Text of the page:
AUGUSTA — A woman who accused the Augusta School Department of religious discrimination last spring now says that school officials have responded adequately to her complaint, withdrawing an order that she not tell fellow employees she’ll pray for them.

The woman, Toni Richardson, works as a special education technician at Cony High School. Last May, she announced that she was filing a complaint about her treatment by the School Department with the Equal Employment Opportunity Commission, the federal agency that enforces civil rights cases involving workplace discrimination.

Richardson, who announced her complaint during a news conference at the State House, has been represented by the First Liberty Institute, a Texas group that describes itself as “the largest legal organization in the nation” focused on protecting religious liberty.

The case was widely publicized, catching the attention of Franklin Graham, a prominent Christian evangelist who wrote about it on Facebook. His post, which advised people to contact the Augusta school board, was shared more than 16,000 times.

But an attorney for the Augusta School Department questioned the tactics employed by Richardson’s legal team, saying that school officials were committed to working with Richardson to resolve the disagreement and blindsided by the attention it received.

In her written complaint, Richardson said she was disciplined after trying to offer words of encouragement to a co-worker, who also attends her church, by telling him she would pray for him. She said she was “interrogated” by school officials, who sent her a “coaching memorandum” telling her what she can and cannot say in school.


The Equal Employment Opportunity Commission declined to consider Richardson’s case, but her attorneys kept working with the School Department, which agreed to make changes in the memorandum it sent to her, they said in a news release Thursday afternoon.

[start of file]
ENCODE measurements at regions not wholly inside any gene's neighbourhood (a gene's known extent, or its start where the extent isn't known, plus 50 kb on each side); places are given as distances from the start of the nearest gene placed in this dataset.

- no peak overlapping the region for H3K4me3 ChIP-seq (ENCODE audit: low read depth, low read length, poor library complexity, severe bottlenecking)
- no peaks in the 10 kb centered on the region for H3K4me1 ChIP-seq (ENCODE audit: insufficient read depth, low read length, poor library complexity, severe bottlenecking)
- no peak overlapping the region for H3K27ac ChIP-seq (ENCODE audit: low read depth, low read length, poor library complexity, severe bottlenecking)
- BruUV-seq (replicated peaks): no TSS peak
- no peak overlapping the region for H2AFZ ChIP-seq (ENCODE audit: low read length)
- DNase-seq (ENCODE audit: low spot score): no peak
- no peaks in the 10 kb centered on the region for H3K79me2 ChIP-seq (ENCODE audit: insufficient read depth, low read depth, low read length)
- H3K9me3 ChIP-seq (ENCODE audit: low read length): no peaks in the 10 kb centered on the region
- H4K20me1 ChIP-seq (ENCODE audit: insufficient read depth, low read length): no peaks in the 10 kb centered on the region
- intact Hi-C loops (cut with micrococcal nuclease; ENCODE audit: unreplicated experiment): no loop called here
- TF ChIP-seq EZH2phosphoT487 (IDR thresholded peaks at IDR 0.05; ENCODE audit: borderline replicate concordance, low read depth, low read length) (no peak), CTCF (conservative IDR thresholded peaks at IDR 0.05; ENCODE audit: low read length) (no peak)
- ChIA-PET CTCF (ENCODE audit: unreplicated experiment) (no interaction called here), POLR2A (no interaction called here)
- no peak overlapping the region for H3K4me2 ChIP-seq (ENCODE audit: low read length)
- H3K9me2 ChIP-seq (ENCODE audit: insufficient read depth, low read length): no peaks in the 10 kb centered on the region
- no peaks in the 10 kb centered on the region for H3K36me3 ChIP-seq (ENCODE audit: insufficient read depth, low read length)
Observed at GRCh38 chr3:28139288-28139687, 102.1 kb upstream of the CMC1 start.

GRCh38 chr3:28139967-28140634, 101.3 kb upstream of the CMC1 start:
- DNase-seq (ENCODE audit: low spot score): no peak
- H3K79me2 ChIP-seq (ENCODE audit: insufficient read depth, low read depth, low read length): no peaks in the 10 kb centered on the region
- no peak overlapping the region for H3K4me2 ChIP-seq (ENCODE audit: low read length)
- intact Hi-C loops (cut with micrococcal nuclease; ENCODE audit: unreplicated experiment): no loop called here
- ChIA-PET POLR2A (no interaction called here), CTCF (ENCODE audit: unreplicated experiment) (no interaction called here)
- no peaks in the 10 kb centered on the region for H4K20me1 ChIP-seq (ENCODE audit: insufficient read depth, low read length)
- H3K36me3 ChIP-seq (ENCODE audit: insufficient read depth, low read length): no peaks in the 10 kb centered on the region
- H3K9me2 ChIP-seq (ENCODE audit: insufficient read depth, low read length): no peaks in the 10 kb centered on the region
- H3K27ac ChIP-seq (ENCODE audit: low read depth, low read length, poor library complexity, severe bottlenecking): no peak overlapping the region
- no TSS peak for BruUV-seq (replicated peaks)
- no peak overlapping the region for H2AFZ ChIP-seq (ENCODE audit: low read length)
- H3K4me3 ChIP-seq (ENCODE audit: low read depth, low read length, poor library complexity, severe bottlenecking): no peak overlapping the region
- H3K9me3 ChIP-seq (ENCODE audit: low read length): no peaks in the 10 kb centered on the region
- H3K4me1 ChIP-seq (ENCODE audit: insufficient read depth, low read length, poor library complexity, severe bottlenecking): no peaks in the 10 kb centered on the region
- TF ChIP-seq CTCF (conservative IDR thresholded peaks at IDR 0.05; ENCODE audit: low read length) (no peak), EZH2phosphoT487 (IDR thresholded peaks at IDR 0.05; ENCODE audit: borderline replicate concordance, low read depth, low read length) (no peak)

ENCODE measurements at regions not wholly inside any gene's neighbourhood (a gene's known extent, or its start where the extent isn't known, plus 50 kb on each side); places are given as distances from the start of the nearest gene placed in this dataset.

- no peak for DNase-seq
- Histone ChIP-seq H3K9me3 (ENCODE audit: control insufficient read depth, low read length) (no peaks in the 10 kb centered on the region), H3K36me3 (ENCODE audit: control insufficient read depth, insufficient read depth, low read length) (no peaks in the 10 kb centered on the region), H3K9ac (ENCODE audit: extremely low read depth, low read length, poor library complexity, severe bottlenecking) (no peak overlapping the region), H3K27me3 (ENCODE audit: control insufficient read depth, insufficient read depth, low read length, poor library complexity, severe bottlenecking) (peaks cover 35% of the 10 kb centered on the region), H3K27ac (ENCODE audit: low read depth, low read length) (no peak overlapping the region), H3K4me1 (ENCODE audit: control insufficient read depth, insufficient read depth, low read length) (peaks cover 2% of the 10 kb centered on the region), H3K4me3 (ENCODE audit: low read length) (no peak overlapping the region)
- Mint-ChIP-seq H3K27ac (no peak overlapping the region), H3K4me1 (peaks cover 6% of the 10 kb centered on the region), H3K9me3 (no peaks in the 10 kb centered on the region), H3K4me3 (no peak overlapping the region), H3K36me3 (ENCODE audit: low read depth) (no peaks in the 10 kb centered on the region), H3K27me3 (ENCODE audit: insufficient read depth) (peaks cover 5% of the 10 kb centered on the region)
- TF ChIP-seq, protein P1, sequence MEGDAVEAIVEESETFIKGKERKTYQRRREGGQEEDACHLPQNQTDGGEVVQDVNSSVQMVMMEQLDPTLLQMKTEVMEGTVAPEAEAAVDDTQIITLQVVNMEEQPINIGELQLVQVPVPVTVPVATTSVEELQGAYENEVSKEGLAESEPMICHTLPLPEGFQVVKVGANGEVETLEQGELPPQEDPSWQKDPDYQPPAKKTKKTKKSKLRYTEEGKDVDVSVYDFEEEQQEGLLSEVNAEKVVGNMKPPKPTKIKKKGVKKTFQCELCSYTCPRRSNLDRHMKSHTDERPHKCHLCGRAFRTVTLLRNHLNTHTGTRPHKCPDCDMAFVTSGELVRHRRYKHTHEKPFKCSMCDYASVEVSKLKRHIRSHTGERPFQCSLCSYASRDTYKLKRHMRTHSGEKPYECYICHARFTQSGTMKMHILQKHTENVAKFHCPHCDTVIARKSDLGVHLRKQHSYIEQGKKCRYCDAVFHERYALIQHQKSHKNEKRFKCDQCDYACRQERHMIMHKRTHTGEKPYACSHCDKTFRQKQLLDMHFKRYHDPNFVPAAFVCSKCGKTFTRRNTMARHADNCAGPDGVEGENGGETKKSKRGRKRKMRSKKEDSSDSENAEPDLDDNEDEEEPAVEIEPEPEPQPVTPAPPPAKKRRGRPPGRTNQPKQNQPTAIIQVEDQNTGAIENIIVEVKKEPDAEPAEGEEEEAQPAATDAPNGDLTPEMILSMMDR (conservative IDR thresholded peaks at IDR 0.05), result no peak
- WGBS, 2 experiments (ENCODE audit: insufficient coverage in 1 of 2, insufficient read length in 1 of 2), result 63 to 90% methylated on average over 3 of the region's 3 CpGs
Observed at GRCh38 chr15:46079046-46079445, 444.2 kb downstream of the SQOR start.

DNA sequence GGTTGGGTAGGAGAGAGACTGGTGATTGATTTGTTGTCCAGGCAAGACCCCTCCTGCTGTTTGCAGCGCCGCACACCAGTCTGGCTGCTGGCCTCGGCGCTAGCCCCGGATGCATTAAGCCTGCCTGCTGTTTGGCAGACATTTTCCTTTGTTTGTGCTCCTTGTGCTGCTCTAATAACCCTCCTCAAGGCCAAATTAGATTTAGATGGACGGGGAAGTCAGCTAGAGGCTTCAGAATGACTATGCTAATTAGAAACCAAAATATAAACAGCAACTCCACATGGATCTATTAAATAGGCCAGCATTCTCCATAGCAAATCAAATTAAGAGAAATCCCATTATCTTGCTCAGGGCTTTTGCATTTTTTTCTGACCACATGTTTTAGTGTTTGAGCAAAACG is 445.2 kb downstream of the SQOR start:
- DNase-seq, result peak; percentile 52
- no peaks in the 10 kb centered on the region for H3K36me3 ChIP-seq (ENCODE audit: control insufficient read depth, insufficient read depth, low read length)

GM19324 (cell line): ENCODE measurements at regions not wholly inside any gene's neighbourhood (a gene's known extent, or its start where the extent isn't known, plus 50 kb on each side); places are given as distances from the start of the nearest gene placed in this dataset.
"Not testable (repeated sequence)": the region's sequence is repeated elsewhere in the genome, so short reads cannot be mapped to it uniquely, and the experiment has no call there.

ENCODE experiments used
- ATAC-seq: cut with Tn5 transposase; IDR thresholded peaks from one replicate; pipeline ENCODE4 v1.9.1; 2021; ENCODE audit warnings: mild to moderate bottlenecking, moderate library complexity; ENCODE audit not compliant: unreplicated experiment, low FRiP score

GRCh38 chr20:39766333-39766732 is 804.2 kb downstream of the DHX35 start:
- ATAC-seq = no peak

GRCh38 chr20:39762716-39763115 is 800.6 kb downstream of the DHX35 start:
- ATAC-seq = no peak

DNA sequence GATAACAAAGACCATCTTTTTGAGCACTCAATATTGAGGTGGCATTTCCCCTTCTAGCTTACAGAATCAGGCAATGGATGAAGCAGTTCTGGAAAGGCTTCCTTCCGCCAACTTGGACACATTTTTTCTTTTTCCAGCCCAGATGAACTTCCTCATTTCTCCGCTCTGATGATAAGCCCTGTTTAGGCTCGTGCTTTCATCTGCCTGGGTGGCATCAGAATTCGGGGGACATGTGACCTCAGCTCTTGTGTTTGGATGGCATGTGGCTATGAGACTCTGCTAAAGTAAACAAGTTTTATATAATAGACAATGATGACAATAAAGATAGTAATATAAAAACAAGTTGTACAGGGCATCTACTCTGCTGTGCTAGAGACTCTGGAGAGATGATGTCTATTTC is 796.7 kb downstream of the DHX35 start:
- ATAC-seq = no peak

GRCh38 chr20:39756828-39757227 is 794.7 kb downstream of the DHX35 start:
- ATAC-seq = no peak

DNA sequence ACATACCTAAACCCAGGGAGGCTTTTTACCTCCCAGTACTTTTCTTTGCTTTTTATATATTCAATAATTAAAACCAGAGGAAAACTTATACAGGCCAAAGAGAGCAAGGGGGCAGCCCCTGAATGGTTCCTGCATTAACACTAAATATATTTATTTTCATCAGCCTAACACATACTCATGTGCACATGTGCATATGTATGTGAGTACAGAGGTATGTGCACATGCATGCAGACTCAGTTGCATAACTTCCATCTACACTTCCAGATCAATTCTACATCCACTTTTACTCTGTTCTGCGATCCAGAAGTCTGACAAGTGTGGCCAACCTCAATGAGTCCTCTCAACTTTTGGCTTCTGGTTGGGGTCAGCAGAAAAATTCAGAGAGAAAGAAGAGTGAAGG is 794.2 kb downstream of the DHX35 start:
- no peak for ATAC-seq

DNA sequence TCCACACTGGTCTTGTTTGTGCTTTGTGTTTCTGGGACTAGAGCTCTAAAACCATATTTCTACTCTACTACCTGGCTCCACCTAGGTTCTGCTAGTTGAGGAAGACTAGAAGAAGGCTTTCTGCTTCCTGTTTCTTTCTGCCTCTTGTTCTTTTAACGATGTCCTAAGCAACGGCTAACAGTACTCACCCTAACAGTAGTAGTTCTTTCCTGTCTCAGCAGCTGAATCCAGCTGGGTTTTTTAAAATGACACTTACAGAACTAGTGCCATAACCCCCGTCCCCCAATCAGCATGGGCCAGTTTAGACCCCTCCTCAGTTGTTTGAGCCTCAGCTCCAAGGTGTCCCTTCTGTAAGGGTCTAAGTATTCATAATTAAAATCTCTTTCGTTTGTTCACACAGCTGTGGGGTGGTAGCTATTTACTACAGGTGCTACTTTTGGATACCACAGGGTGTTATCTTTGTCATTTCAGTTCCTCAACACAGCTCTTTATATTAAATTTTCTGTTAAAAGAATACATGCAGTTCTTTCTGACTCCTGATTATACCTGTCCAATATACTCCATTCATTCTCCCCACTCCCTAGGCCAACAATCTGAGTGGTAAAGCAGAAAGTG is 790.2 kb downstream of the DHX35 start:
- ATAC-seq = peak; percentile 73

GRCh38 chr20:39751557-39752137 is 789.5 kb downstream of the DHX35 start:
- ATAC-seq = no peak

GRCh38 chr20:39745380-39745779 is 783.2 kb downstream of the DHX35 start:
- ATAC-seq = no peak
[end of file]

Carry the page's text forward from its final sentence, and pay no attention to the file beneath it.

The department removed language that barred Richardson from making statements such as “I will pray for you” to her colleagues and replaced it with an affirmation that she can make those statements outside the hearing of students, Richardson’s legal team said.

The new memorandum also eliminated a threat that Richardson would be “subject to disciplinary action and/or possibly dismissal” if she had “any additional interactions that are deemed unprofessional by administration,” her attorneys said in the release.

“The Supreme Court has been very clear on this: neither students nor teachers lose their First Amendment rights at the schoolhouse gate,” said Jeremy Dys, deputy general counsel for First Liberty, in the release. “The Constitution protects teachers like Toni who do not and should not have to censor their religious beliefs in private conversations at work.”

Richardson was not available for an interview Thursday.

In the news release, she’s quoted as saying, “I love my job helping special needs students succeed, and I am glad that I don’t have to sacrifice my First Amendment rights in order to be here. I hope my colleagues, and school employees across the country, will remember that the First Amendment still protects our private conversations at work.”


An attorney for the School Department, Peter Lowe, declined to provide a copy of the adjusted memo, on the grounds that it’s part of an employment record deemed confidential by Maine law, or to comment on the specific changes described by Richardson’s attorneys.

“We’ve initiated very productive discussions with our employee’s representatives, and we’re confident that this matter has been resolved to everyone’s satisfaction,” said one school official, Assistant Superintendent Donna Madore, in a voice mail message left with the Kennebec Journal.